The next big thing that came along was the Macintosh, and I remember going to the product launch in Hawaii. I remember walking into a dark hotel ballroom and hearing Steve Jobs announce the new Macintosh. We looked up and these incredible little boxes were suspended from the ceiling. I couldn’t believe it was a computer, it was so tiny. The graphics were absolutely staggering, and if I remember right they were selling for between $1,500 and $2,000. Once again I targeted the education market with the Macintoshes.
Shortly after that I sold the company to Consolidated Enterprises and retired for about six months. It was all very well being retired, but your mates are working and you’re not. I decided to get back into the business again so I set up a company to sell Apple software. While I was distributing Apple I met a fellow called Bill Gates in the US. Apple told me to go and see him because there was an opportunity he would start making some software for them in the future. I had a look around New Zealand and there was nothing much in the way of distributing Microsoft Software for IBM computers. I knew nothing about it at the time, but I took up brands such as Microsoft, Adobe and Corel and distributed it along with Apple software.
Around this time , Apple decided to get out of the corporate market that Microsoft had entered with its spreadsheet program Excel. Instead it decided, much to my surprise, to focus on desktop publishing. I couldn’t see how in the corporate world you would have more than two or three desktop publishing people, while every man and his dog would be using Excel. By 1989, the most popular spreadsheet in New Zealand was Excel. With the success we went from strength to strength and we essentially became Microsoft’s de facto country subsidiary.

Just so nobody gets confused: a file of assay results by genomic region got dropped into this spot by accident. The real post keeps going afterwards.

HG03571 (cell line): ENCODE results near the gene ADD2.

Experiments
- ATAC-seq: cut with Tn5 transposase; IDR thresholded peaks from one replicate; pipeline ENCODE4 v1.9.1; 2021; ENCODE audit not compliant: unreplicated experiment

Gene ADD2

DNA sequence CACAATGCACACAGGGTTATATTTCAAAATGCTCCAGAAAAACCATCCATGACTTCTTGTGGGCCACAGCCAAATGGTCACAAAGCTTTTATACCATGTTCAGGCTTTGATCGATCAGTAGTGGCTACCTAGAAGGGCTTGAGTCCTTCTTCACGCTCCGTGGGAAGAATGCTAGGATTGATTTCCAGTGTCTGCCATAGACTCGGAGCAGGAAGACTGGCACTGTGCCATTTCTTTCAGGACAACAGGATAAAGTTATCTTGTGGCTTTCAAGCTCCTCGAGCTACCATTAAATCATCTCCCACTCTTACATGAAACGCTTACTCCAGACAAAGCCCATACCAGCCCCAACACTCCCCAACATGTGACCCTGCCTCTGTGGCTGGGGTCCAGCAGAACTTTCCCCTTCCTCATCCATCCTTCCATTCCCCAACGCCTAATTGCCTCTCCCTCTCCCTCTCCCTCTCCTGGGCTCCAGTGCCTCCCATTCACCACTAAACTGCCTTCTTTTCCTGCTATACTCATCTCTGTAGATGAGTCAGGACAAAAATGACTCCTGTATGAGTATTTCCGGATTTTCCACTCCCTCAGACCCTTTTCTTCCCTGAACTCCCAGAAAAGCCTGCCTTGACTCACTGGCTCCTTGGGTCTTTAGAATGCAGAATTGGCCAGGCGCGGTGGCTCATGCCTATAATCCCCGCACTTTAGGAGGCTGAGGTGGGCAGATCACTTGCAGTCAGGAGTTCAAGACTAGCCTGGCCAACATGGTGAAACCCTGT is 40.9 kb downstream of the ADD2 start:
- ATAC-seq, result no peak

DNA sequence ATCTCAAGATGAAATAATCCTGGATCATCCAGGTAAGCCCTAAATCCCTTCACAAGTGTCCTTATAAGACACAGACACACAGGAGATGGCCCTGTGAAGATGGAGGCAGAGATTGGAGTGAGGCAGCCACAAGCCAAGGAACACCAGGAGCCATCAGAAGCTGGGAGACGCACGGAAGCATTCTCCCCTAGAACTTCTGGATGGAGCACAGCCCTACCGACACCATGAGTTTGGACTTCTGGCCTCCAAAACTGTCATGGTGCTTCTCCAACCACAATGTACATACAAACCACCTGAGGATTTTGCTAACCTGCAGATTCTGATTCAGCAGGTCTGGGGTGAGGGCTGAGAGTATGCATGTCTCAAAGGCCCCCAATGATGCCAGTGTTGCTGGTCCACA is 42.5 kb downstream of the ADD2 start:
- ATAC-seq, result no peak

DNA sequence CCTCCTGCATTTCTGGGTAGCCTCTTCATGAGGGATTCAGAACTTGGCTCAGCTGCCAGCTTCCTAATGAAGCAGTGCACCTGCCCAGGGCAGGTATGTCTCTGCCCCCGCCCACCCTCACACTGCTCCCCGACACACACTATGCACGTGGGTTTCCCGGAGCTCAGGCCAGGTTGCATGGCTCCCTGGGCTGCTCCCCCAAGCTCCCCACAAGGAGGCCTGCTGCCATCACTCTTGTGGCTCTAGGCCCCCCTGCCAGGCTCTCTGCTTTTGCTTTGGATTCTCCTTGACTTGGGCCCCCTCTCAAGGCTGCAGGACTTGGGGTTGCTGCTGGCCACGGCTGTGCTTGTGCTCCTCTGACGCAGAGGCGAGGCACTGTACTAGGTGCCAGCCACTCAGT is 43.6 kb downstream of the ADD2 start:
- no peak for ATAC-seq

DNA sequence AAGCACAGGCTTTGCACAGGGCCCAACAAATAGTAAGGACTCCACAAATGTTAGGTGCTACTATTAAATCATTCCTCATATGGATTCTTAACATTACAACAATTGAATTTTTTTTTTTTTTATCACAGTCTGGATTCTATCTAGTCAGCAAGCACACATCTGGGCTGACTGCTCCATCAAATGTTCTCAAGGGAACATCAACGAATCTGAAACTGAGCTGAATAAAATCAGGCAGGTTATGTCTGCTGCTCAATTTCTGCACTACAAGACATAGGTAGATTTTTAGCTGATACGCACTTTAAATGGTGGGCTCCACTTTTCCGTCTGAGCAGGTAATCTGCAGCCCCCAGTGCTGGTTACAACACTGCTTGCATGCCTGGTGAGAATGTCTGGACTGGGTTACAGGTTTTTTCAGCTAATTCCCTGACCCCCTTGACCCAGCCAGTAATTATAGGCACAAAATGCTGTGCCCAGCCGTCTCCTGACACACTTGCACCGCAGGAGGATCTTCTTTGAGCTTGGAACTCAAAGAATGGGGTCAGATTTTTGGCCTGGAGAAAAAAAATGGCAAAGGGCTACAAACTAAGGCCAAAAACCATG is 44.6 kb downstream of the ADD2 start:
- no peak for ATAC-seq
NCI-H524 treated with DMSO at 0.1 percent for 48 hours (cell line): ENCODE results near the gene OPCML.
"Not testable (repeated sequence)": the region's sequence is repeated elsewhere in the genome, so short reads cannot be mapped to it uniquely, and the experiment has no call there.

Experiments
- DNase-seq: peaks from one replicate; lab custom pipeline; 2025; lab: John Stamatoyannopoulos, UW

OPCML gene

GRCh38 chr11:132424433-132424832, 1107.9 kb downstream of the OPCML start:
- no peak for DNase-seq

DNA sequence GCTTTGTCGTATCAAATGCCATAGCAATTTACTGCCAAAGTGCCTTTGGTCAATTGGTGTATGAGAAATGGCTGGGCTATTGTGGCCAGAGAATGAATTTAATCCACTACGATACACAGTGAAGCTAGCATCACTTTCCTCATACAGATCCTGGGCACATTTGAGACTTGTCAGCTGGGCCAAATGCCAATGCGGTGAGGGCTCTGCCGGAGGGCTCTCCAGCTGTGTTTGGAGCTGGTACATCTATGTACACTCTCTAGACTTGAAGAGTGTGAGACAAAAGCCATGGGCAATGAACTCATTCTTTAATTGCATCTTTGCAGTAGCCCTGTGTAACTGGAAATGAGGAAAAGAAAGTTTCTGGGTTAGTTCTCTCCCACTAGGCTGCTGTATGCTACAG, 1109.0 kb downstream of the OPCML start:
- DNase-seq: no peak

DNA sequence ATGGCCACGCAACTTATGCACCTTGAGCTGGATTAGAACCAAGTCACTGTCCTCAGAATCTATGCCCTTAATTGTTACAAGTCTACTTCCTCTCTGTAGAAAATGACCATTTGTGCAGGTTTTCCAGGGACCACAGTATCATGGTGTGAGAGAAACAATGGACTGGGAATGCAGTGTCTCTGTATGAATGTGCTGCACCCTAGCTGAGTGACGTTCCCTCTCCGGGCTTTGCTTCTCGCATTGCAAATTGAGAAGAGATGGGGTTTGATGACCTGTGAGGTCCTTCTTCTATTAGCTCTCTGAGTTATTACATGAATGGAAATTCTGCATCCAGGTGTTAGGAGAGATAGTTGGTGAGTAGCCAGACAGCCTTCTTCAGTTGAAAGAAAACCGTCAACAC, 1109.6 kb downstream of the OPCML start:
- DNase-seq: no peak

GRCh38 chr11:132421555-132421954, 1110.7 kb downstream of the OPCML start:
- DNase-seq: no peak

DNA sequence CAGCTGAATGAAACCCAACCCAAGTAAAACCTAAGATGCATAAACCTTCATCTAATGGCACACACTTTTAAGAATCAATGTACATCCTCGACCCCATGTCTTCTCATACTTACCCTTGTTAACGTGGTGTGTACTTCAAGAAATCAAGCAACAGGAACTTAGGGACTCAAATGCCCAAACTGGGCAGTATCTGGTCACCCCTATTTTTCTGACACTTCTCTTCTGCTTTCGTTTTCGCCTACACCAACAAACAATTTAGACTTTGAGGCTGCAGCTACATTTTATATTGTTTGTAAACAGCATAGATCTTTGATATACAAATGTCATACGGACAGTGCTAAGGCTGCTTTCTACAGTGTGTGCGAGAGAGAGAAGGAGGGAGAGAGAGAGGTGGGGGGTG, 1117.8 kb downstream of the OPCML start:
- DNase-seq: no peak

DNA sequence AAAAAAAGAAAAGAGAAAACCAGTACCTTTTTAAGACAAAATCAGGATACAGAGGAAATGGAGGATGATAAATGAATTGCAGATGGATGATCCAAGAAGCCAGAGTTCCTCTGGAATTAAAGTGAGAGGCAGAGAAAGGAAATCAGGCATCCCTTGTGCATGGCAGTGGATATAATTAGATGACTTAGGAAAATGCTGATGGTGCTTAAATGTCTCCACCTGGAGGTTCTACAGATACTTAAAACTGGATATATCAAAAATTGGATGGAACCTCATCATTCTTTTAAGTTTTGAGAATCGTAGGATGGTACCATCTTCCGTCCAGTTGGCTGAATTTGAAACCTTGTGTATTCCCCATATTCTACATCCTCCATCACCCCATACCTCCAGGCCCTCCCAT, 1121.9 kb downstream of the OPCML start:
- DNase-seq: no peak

How did Computer Forensics come about?
Around 1992 Microsoft came here in its own right, which caused a huge change for us. The whole paradigm of distribution changed for me at that time. I prefer to be a developer in the market rather than being one of many. Around 1994 we sold the company to Computerland. After that I did business mentoring up until 1999, when I decided to start a little company called Computer Forensics. I quickly realised that forensics and data recovery are very similar in getting the job done. The forensics part of the job is increasing now, but data recovery is still the main part of the business. We’re now expanding into Australia with it, and only time can tell where we go from here. I can’t see myself crossing boundaries and going into another business. The IT business is always cutting edge, there is always something around the corner.
What do you do in your own time?
We have a large property and a large dog which takes up much of my time. My wife and I are also frequent travellers. We enjoy our own company greatly and I’m not very athletically minded and have never really had a major interest in sports. Of all my hobbies, reading is the most important thing to me. Being interested in IT, I also love gadgets and technology and spend quite a lot of time and money on that. I try to keep up with the latest trends, and I am glad I have discovered Trade Me so I can shift some of my obsolete devices. The only thing I don’t own in that department is an iPod. I don’t like not being in control of my surroundings, and I feel pumping my ears full of loud music takes away the feeling of awareness.